Aland 1996 "Fossils"
|ID||Michel: 117-118 Scott: 85, 106 Stanley Gibbons: 113-114 Yvert: 118-119 UPU: N/A Category: pF|
|Stamps in set||2|
|Value||MK 0,40- Trilobiet Asaphus
MK 9,00- Gastropode 'Euomophalus' should read 'Euomphalus'.
|Size (width x height)||25mm x 45mm|
|Layout||Two sheets 20 stamp each (4x5)|
|Printed by||The House of Questa|
|Issuing Authority||Aland Posten|
Jomala Island - the best place to look for fossils at Aland
Trilobites (meaning "three lobes") are a well-known fossil group of extinct marine arthropods form the class Trilobita.
The first appearance of trilobites in the fossil record defines the base of the Atdabanian stage of the Early Cambrian period (521 million years ago), and they flourished throughout the lower Paleozoic era before beginning a drawn-out decline to extinction when, during the Devonian, all trilobite orders except Proetida died out. Trilobites finally disappeared in the mass extinction at the end of the Permian about 250 million years ago. The trilobites were among the most successful of all early animals, roaming the oceans for over 270 million years.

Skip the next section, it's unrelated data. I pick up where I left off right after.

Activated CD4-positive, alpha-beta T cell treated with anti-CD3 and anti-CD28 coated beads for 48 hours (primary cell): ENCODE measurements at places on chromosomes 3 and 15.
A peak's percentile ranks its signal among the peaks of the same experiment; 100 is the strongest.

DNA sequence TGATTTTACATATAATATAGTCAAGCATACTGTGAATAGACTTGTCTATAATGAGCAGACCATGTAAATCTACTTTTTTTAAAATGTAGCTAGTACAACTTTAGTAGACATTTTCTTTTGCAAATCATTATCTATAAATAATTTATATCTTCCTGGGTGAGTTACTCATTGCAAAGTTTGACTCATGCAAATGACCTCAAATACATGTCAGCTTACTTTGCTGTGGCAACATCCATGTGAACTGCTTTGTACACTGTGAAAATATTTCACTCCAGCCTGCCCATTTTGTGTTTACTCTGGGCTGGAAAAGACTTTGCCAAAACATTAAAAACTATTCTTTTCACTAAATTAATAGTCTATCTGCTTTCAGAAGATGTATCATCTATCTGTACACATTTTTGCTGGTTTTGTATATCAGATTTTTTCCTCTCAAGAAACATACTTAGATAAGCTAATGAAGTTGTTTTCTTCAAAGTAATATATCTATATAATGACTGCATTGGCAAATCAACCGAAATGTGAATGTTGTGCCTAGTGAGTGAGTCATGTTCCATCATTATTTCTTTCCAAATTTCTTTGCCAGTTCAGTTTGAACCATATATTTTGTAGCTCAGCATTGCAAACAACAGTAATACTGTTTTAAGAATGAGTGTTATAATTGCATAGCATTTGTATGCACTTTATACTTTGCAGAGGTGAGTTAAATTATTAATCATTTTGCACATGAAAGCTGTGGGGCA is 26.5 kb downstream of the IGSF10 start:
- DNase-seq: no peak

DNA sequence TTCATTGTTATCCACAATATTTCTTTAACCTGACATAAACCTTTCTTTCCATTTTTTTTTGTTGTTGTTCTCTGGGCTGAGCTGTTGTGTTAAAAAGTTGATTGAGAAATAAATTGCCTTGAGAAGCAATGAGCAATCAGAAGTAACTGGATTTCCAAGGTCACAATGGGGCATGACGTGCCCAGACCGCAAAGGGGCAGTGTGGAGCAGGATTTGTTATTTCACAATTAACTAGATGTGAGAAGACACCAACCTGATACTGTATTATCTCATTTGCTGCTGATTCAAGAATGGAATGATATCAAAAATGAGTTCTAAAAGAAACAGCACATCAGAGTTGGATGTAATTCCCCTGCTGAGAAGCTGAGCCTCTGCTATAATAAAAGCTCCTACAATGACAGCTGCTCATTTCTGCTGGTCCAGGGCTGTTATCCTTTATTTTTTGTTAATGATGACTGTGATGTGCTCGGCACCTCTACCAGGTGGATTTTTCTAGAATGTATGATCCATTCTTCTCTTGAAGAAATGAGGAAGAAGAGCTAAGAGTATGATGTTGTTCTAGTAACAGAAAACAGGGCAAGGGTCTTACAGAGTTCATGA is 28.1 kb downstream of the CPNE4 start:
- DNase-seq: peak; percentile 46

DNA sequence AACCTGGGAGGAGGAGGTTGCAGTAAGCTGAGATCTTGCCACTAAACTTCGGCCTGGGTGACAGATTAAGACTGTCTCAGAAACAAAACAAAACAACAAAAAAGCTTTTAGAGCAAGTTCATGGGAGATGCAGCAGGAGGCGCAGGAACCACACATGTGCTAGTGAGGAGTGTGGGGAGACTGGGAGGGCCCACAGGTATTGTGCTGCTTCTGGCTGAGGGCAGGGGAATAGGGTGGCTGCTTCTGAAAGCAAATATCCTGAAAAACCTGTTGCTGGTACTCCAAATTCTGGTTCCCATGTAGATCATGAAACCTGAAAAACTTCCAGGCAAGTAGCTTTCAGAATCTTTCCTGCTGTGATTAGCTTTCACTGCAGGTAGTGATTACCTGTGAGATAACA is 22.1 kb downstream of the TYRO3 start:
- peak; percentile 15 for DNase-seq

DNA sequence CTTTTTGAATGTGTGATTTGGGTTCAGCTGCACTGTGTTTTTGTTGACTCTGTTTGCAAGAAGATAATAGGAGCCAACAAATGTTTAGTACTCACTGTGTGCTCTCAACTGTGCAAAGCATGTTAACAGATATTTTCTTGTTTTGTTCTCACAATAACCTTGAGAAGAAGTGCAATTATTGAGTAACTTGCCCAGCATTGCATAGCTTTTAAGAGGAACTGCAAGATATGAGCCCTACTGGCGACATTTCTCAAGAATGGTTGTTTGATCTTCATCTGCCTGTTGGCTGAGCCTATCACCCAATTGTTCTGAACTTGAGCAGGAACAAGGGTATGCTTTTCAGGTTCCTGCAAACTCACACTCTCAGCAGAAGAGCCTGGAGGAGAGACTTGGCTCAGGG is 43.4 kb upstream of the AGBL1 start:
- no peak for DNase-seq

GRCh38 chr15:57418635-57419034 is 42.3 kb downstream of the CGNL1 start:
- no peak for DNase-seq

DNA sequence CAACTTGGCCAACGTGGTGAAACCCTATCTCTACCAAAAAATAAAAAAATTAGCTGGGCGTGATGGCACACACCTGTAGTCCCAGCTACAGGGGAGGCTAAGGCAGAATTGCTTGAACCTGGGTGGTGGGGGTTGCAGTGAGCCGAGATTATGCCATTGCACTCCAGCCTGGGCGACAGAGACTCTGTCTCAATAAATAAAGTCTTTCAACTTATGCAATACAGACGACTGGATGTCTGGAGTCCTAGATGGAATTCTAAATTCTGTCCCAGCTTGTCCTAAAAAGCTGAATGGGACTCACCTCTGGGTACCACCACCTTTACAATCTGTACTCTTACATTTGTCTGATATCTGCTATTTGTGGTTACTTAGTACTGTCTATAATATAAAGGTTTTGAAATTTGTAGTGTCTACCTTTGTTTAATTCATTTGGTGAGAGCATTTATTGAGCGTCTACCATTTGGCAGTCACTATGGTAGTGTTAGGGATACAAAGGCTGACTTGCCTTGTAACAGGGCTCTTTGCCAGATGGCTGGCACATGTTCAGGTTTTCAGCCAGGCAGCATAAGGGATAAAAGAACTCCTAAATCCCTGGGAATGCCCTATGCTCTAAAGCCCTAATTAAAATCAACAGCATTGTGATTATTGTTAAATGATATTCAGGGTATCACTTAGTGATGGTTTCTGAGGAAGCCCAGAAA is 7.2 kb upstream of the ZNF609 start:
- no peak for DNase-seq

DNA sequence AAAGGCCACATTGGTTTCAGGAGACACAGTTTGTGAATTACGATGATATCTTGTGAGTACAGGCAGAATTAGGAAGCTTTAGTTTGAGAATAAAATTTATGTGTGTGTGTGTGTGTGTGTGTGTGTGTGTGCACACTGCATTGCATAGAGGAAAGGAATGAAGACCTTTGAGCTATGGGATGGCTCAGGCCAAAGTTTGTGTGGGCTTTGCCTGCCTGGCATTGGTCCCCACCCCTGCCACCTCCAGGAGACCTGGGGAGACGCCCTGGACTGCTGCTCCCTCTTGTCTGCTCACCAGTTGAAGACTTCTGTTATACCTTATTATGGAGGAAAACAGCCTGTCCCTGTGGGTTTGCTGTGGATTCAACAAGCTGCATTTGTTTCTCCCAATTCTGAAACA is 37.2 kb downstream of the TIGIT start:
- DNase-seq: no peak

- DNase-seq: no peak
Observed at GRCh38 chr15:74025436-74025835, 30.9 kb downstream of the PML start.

Trilobites had many life styles; some moved over the sea-bed as predators, scavengers or filter feeders and some swam, feeding on plankton.
The exoskeleton is composed of calcite and calcium phosphate minerals in a protein lattice of chitin that covers the upper surface (dorsal) of the trilobite and curled round the lower edge to produce a small fringe called the "doublure". Three distinctive tagmata (sections) are present (can be easiely seen on the stamp): cephalon (head); thorax (body) and pygidium (tail).
The Gastropoda or gastropods, more commonly known as snails and slugs, are a large taxonomic class within the phylum Mollusca. The class Gastropoda includes snails and slugs of all kinds and all sizes from microscopic to large. There are many thousands of species of sea snails and sea slugs, as well as freshwater snails, freshwater limpets, land snails and land slugs.
Euomphalus is characterized by a closely coiled shell with a depressed to slightly elevated spire and a channel-bearing angulation (a selenizone) on the upper surface of the whorls. The lower surface of the whorls is rounded to angular.
Diplom-Biologe Dr. Frank Rudolph, born 1963, studied Zoology and Palaeontology at the University of Kiel. At the moment he mainly deals with cambrian and ordovician trilobites out of debris. Since 1992 he works as scientific publisher and bookseller." Pfeil-VerlagBuy it on your favorite Amazon store : UK ES FR DE IT
|FDC||FDC (Mailed FDC from Aland to Germany: back side of the FDC)|
|Gutter pairs||Mini Sheet|
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Latest update 17.05.2015
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